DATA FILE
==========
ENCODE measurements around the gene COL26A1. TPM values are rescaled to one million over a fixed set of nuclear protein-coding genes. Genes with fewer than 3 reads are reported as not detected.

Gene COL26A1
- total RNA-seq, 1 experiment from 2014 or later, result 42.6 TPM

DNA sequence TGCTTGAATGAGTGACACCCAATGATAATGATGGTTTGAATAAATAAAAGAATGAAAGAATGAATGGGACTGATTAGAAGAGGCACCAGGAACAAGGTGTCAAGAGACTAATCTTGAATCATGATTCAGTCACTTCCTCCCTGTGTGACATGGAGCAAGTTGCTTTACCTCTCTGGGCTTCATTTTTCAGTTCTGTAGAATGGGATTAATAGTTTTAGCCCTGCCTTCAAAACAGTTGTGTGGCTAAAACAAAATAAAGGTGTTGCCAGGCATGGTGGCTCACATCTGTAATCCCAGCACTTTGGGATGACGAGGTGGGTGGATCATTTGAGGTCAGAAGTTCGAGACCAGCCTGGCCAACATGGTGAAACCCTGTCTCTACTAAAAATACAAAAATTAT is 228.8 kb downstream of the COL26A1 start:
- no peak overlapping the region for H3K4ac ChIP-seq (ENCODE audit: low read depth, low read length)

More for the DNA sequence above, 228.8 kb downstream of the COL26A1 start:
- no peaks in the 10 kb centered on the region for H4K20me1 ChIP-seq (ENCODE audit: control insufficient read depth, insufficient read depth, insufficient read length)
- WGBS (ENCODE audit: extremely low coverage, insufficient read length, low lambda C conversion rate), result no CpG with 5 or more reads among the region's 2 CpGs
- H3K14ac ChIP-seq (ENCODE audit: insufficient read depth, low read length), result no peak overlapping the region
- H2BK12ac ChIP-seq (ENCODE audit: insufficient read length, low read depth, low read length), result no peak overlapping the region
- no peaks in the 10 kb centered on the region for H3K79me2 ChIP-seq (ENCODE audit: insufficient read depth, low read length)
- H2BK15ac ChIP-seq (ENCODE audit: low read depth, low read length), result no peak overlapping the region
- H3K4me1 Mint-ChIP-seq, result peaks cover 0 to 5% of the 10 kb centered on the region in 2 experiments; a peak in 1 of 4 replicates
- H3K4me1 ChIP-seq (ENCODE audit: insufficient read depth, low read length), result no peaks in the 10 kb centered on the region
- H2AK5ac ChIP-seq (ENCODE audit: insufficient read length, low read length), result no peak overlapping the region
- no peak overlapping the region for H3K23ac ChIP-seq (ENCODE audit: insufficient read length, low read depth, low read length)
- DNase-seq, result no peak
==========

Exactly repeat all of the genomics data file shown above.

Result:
ENCODE measurements around the gene COL26A1. TPM values are rescaled to one million over a fixed set of nuclear protein-coding genes. Genes with fewer than 3 reads are reported as not detected.

Gene COL26A1
- total RNA-seq, 1 experiment from 2014 or later, result 42.6 TPM

DNA sequence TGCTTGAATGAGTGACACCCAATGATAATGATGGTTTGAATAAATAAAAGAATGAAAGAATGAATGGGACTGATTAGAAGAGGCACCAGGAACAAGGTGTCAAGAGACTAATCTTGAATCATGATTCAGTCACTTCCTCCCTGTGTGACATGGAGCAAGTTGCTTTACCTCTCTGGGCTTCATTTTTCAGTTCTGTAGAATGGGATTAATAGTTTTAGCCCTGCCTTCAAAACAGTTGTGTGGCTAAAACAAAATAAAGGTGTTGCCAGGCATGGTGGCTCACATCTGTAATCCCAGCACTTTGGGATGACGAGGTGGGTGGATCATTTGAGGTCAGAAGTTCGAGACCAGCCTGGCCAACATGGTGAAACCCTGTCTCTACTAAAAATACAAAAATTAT is 228.8 kb downstream of the COL26A1 start:
- no peak overlapping the region for H3K4ac ChIP-seq (ENCODE audit: low read depth, low read length)

More for the DNA sequence above, 228.8 kb downstream of the COL26A1 start:
- no peaks in the 10 kb centered on the region for H4K20me1 ChIP-seq (ENCODE audit: control insufficient read depth, insufficient read depth, insufficient read length)
- WGBS (ENCODE audit: extremely low coverage, insufficient read length, low lambda C conversion rate), result no CpG with 5 or more reads among the region's 2 CpGs
- H3K14ac ChIP-seq (ENCODE audit: insufficient read depth, low read length), result no peak overlapping the region
- H2BK12ac ChIP-seq (ENCODE audit: insufficient read length, low read depth, low read length), result no peak overlapping the region
- no peaks in the 10 kb centered on the region for H3K79me2 ChIP-seq (ENCODE audit: insufficient read depth, low read length)
- H2BK15ac ChIP-seq (ENCODE audit: low read depth, low read length), result no peak overlapping the region
- H3K4me1 Mint-ChIP-seq, result peaks cover 0 to 5% of the 10 kb centered on the region in 2 experiments; a peak in 1 of 4 replicates
- H3K4me1 ChIP-seq (ENCODE audit: insufficient read depth, low read length), result no peaks in the 10 kb centered on the region
- H2AK5ac ChIP-seq (ENCODE audit: insufficient read length, low read length), result no peak overlapping the region
- no peak overlapping the region for H3K23ac ChIP-seq (ENCODE audit: insufficient read length, low read depth, low read length)
- DNase-seq, result no peak